08:34pm Friday 23 August 2019

Hope for HIV Vaccine Found in Miller School Researcher’s SIV Study

“To our knowledge, with this study we achieved a degree of protection against SIV that is among the best ever seen and invites further development to achieve full protection,” Podack said of the study conducted with colleagues from his department, the Department of Medicine and the Miami Center for AIDS Research (CFAR). “Vaccine-induced protection against infection by HIV or SIV has been limited. And while HIV can be controlled with an intensive drug regimen, the required medication is life-long and may have unpleasant side effects, so this presents a significant advance.”

Funded primarily by a grant from the National Institutes of Health and conducted with researchers at the Animal Models and Retroviral Vaccines Section of the National Cancer Institute, the study, “Cutting Edge: Novel Vaccination Modality Provides Significant Protection against Mucosal Infection by Highly Pathogenic Simian Immunodeficiency Virus,” marks another milestone for the ImPACT technology developed by Heat Biologics, a clinical-stage immunotherapy company focused on developing therapeutic vaccines to combat a wide range of diseases, including cancers and infectious diseases.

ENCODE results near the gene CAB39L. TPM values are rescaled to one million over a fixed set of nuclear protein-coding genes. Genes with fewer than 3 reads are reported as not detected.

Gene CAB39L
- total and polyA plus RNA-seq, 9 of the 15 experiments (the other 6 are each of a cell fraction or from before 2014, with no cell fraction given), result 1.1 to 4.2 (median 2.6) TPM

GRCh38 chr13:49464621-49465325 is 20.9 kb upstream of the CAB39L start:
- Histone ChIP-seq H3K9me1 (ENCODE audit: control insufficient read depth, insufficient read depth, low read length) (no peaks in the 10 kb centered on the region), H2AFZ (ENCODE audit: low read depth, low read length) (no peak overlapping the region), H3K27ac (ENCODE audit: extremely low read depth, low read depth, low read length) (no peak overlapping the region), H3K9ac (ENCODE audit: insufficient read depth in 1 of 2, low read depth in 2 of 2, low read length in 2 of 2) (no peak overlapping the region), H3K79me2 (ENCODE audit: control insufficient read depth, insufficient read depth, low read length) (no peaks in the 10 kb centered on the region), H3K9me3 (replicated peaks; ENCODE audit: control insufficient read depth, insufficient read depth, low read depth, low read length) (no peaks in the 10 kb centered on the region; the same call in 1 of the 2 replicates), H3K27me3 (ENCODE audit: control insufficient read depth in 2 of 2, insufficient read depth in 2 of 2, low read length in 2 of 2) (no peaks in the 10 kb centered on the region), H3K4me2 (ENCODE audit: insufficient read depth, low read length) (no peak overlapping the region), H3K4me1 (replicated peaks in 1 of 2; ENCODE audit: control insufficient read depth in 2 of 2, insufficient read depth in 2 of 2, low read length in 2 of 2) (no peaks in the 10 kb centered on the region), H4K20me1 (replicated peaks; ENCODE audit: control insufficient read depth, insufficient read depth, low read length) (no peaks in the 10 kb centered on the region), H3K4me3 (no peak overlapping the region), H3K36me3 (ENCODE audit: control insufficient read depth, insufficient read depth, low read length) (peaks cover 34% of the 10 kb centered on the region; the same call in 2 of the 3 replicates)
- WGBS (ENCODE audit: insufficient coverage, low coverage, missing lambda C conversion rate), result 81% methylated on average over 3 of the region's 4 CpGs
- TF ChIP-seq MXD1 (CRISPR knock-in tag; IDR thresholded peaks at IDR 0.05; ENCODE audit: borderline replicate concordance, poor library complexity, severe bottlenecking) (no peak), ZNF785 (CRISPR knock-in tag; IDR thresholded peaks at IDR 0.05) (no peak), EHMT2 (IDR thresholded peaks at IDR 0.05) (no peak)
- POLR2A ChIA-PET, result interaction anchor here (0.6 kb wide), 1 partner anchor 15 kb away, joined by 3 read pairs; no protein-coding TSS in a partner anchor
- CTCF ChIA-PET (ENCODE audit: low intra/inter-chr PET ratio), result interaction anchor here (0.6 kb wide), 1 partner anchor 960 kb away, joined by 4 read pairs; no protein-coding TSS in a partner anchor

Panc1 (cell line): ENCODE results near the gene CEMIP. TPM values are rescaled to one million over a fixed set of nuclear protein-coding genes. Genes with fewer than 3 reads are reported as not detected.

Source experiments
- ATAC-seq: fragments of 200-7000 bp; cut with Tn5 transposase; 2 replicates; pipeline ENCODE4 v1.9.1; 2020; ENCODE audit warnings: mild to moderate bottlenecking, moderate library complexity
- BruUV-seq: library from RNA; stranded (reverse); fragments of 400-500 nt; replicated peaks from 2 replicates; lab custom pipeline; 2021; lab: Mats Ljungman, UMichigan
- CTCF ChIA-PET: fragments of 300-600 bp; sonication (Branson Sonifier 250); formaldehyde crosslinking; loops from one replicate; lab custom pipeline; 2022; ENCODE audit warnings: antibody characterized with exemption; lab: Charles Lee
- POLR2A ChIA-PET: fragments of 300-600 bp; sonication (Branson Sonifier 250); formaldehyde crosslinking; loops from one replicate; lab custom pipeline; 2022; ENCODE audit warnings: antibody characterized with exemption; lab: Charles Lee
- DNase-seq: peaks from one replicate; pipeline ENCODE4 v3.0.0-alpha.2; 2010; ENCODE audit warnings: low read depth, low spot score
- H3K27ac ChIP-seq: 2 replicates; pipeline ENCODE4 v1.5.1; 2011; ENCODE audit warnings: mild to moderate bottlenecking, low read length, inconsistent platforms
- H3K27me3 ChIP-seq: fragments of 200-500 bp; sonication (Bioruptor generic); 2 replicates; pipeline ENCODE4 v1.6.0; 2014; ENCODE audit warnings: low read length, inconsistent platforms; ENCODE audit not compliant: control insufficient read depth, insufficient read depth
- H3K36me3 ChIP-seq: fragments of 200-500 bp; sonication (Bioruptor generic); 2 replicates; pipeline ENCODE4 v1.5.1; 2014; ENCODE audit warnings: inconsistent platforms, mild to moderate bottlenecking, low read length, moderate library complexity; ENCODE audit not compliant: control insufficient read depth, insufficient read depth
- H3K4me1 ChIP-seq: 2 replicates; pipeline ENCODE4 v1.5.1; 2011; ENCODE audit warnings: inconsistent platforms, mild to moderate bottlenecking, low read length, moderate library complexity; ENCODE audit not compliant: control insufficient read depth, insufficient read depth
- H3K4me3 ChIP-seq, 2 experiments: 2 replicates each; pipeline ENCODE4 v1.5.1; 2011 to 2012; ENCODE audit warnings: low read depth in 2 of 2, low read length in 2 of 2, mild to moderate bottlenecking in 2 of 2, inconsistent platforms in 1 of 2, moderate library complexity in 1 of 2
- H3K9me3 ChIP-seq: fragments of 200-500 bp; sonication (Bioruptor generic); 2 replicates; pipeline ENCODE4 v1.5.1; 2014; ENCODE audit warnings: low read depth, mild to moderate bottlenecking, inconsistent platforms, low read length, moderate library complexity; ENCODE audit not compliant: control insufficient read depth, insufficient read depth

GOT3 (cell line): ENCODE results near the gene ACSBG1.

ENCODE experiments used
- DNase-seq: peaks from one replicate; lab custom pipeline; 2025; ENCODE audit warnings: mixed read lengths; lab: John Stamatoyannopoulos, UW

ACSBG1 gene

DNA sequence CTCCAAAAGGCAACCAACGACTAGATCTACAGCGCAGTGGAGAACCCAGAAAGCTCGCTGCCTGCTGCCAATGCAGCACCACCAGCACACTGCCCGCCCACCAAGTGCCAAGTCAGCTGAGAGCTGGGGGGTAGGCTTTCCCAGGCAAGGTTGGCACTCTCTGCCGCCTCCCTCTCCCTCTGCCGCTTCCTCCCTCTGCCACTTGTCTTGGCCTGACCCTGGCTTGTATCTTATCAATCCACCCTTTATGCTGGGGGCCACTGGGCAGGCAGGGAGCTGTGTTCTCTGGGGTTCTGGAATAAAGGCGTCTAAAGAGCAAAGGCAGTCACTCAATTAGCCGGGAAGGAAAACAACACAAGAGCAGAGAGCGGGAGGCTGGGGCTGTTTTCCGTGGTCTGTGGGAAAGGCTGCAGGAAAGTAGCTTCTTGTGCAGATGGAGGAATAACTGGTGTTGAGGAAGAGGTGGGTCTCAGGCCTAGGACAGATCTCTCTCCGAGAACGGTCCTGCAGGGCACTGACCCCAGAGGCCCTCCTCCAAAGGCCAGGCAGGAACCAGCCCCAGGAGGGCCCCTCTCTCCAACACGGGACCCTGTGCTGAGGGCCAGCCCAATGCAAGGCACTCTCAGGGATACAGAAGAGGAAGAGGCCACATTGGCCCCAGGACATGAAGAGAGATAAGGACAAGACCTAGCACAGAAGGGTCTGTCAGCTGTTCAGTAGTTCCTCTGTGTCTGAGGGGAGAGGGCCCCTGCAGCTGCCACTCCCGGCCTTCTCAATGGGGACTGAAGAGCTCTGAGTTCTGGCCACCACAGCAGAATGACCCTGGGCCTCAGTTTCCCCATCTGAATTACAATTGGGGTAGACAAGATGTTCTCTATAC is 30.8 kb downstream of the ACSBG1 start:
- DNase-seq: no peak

“This research further validates the significant potential that the ImPACT therapeutic vaccine platform holds,” said Jeffrey Wolf, President and CEO of Heat Biologics, which is currently conducting Phase II trials for a vaccine Podack developed for non-small cell lung cancer. “It is an exciting addition to Dr. Podack’s groundbreaking work with the ImPACT Therapy, which has already generated encouraging results in the treatment of other life-threatening diseases.”

The company’s ImPACT Therapy exploits the natural ability of antigens to activate the immune system by utilizing live, off-the-shelf, genetically modified cells injected into a patient to elicit a powerful immune response against the disease target. Heat’s ImPACT Therapy is based upon heat shock protein gp-96, a chaperone protein found in all human cells and normally tethered to cells with a leash called the KDEL sequence. ImPACT Therapy removes this KDEL leash, transforming allogeneic living cells into powerful machines that continually pump out gp-96 and their chaperoned antigens to activate the immune system against the full spectrum of antigens expressed by a patient’s disease.

Other Miller School co-authors on the SIV study are first author Natasa Strbo, M.D., Ph.D., assistant scientist in the Department of Microbiology and Immunology; Savita Pahwa, M.D., Director of the Miami CFAR and professor of microbiology and immunology, pediatrics and medicine; Michael A. Kolber, M.D., Ph.D., professor of medicine, Director of the Comprehensive AIDS Program and Clinical Director of the Adult HIV Section for Infectious Diseases; Eva Fisher, research associate in microbiology and immunology; and Louis Gonzalez, graduate student in microbiology and immunology.

University of Miami

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